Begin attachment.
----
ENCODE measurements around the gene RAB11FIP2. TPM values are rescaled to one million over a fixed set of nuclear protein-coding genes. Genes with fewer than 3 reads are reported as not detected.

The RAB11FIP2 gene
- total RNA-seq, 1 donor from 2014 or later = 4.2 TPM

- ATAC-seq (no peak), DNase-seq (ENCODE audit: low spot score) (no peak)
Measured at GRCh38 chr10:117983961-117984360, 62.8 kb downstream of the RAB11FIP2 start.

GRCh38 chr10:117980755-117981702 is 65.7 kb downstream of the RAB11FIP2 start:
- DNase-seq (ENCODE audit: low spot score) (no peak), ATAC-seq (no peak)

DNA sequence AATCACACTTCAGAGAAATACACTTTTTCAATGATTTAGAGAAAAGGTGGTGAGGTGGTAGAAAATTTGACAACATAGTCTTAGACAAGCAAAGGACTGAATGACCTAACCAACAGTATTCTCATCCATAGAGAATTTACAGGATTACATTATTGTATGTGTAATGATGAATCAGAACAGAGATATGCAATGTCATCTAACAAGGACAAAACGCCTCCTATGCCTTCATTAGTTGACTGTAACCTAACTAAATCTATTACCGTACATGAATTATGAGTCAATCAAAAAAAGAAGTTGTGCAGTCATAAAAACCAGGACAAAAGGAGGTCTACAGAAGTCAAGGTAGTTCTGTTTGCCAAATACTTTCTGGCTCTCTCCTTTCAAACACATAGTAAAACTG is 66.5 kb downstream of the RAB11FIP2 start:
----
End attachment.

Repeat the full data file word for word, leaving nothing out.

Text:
ENCODE measurements around the gene RAB11FIP2. TPM values are rescaled to one million over a fixed set of nuclear protein-coding genes. Genes with fewer than 3 reads are reported as not detected.

The RAB11FIP2 gene
- total RNA-seq, 1 donor from 2014 or later = 4.2 TPM

- ATAC-seq (no peak), DNase-seq (ENCODE audit: low spot score) (no peak)
Measured at GRCh38 chr10:117983961-117984360, 62.8 kb downstream of the RAB11FIP2 start.

GRCh38 chr10:117980755-117981702 is 65.7 kb downstream of the RAB11FIP2 start:
- DNase-seq (ENCODE audit: low spot score) (no peak), ATAC-seq (no peak)

DNA sequence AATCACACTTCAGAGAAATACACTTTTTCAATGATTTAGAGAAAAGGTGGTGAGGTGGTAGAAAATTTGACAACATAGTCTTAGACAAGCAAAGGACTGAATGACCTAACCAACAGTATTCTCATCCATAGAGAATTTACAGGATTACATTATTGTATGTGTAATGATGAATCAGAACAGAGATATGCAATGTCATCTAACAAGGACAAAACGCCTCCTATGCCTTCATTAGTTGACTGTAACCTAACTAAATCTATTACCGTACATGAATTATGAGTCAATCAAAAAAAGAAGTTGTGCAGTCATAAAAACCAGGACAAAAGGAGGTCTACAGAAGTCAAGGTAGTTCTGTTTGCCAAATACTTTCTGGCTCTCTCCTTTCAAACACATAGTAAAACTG is 66.5 kb downstream of the RAB11FIP2 start: